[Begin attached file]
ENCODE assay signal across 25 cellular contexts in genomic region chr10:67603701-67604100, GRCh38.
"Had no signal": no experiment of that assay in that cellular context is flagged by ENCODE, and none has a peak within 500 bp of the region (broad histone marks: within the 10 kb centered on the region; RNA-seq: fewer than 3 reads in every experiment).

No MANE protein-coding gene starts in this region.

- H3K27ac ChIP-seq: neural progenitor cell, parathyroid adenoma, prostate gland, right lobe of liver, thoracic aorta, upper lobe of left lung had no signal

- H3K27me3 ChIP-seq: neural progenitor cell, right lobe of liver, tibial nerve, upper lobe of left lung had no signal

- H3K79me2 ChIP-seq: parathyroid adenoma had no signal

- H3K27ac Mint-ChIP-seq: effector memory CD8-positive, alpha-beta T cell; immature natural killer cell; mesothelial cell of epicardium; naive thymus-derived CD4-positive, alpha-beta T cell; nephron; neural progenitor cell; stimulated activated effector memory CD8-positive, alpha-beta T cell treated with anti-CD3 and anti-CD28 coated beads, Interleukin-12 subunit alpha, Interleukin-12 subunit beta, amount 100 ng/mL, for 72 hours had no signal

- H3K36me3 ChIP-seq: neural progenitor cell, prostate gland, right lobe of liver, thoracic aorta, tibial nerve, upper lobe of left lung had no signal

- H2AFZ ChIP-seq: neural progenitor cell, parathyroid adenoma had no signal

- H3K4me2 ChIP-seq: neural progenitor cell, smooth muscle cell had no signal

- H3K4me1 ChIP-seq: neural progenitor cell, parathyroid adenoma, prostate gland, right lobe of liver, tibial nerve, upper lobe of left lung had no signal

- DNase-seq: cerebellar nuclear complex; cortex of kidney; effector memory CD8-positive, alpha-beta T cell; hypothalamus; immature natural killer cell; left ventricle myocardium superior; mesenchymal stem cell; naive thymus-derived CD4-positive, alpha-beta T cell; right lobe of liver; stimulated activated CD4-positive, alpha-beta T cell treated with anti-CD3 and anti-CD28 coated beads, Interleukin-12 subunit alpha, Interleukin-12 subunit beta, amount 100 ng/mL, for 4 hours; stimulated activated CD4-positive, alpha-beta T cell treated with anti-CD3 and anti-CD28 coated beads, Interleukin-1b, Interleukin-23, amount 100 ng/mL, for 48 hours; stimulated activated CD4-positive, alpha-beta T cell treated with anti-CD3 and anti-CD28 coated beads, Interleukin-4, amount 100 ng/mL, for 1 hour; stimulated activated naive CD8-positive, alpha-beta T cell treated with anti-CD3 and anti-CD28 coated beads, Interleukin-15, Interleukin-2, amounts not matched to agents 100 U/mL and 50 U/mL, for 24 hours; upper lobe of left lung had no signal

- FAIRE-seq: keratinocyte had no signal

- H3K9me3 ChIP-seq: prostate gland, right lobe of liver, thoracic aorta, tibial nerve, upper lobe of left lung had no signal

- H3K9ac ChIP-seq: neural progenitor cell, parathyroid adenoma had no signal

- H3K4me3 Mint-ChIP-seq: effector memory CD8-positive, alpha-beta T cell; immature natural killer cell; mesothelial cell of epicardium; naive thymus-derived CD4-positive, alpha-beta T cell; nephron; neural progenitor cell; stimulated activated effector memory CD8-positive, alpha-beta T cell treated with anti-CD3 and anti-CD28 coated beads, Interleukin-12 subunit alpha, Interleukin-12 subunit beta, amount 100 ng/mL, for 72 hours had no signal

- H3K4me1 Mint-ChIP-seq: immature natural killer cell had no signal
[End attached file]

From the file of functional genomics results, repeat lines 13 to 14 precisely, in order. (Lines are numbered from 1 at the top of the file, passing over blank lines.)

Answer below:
- FAIRE-seq: keratinocyte had no signal

- H3K9me3 ChIP-seq: prostate gland, right lobe of liver, thoracic aorta, tibial nerve, upper lobe of left lung had no signal